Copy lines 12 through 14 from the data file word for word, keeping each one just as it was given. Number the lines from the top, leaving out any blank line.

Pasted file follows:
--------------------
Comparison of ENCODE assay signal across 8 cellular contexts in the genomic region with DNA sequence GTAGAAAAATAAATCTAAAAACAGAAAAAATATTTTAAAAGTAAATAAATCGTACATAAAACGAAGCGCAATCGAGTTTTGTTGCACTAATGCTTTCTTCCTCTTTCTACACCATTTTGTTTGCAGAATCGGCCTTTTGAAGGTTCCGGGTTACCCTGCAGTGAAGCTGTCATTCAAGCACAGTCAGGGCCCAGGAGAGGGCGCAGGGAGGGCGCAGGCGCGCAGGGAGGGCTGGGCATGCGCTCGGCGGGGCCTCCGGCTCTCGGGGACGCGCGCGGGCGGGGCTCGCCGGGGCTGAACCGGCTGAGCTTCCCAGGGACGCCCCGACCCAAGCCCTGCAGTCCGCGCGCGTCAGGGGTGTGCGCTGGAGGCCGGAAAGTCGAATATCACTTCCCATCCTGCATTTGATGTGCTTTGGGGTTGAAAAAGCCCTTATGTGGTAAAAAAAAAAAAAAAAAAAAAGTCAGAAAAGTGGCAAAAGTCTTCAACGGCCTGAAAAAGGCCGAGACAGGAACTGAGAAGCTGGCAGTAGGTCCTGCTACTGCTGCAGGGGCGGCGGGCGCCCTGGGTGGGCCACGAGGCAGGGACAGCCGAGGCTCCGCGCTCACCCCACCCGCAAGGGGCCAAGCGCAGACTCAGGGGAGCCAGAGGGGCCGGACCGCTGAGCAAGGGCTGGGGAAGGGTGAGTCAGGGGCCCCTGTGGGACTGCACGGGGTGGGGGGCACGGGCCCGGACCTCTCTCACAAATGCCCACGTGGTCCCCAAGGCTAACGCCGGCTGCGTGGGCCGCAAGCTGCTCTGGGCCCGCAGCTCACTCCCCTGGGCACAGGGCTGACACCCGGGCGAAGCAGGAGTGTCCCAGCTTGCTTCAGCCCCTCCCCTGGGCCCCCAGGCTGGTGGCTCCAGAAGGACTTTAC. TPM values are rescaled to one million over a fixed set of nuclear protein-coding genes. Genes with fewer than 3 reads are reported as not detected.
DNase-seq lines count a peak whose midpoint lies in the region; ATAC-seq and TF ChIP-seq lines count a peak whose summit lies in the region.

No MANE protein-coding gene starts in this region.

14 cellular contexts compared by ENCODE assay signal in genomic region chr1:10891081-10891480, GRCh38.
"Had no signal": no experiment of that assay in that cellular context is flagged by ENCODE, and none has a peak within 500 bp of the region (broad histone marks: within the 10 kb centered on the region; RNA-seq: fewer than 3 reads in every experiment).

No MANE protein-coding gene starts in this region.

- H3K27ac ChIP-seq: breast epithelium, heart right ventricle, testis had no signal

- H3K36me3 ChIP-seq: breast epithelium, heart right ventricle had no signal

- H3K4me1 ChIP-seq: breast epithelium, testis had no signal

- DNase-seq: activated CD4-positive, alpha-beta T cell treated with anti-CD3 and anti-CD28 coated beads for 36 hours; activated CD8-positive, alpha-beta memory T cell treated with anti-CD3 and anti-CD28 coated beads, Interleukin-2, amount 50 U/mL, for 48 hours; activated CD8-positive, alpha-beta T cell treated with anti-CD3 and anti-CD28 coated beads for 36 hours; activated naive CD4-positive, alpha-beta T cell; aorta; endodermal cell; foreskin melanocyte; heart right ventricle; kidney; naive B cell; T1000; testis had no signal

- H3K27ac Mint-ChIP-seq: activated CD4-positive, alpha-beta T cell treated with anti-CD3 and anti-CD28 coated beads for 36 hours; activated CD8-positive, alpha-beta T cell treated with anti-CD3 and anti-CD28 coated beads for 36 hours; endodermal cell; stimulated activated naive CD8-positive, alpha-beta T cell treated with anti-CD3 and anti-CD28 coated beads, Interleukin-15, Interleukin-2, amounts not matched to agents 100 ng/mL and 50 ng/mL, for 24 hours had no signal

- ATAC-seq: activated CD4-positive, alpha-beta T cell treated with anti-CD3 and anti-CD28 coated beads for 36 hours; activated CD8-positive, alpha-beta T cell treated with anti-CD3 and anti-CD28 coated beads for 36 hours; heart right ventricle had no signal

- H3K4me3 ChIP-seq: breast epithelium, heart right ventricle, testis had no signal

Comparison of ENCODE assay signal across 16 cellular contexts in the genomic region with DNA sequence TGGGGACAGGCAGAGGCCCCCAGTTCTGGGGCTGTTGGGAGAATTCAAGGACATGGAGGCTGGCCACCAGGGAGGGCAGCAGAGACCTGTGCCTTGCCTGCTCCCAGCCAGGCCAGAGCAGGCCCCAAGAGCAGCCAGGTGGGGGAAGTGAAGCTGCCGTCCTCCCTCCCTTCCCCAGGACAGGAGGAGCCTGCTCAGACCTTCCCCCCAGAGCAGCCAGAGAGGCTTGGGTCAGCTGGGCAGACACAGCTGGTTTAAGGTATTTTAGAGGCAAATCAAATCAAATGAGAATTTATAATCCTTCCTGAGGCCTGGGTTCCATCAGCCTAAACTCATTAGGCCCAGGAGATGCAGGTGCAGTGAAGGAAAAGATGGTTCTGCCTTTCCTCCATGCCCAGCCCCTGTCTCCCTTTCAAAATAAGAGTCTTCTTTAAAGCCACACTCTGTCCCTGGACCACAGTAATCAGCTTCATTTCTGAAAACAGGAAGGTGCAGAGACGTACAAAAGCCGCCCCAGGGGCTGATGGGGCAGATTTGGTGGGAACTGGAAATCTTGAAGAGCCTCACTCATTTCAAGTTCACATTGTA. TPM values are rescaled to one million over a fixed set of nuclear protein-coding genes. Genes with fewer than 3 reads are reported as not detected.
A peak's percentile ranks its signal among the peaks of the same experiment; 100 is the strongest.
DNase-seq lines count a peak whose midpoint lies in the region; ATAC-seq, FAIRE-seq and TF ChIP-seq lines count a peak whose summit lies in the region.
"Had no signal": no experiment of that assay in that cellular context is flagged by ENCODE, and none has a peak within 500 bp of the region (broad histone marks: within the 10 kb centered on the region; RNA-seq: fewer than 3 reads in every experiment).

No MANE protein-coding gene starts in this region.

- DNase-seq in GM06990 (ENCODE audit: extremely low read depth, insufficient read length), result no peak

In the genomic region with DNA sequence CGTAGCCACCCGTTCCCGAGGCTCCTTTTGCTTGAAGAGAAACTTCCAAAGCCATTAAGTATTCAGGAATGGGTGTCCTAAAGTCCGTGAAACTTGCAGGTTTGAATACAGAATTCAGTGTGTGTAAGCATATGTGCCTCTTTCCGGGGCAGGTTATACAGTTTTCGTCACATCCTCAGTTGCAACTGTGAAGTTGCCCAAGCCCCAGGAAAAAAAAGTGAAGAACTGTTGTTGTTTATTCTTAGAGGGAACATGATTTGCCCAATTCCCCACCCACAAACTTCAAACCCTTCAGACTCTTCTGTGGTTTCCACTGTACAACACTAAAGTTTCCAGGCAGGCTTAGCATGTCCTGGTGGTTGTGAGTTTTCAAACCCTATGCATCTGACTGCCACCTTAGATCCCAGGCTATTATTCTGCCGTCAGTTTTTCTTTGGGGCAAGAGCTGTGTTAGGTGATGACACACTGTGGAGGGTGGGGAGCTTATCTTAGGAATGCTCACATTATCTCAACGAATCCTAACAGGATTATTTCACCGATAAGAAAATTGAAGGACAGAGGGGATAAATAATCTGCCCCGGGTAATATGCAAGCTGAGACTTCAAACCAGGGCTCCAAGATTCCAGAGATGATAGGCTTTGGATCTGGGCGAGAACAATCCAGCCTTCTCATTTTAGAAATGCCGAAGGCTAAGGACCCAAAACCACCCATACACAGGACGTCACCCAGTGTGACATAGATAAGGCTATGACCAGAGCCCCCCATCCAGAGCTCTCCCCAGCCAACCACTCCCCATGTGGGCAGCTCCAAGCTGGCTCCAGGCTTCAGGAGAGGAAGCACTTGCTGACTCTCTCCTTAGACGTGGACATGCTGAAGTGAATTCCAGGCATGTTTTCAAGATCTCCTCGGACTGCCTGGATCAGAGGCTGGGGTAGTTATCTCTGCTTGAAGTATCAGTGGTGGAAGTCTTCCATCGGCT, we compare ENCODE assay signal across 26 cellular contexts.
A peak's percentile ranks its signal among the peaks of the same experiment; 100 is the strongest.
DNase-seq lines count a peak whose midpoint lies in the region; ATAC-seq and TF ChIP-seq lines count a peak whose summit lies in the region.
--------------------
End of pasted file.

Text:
- ATAC-seq: activated CD4-positive, alpha-beta T cell treated with anti-CD3 and anti-CD28 coated beads for 36 hours; activated CD8-positive, alpha-beta T cell treated with anti-CD3 and anti-CD28 coated beads for 36 hours; heart right ventricle had no signal

- H3K4me3 ChIP-seq: breast epithelium, heart right ventricle, testis had no signal

Comparison of ENCODE assay signal across 16 cellular contexts in the genomic region with DNA sequence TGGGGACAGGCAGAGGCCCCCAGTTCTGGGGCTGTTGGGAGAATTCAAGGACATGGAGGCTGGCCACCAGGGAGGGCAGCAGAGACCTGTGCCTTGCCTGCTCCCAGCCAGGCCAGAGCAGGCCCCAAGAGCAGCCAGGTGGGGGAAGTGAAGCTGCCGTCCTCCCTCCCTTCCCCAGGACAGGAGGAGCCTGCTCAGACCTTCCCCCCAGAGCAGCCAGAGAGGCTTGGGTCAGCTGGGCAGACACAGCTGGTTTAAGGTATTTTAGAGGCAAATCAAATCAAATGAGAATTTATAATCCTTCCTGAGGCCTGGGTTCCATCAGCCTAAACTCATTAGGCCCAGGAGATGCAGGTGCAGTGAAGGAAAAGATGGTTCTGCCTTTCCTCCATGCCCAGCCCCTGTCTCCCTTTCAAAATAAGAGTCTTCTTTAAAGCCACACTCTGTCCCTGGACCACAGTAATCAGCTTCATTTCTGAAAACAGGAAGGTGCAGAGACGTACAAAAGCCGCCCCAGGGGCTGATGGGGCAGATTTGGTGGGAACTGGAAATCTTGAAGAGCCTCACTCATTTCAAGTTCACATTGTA. TPM values are rescaled to one million over a fixed set of nuclear protein-coding genes. Genes with fewer than 3 reads are reported as not detected.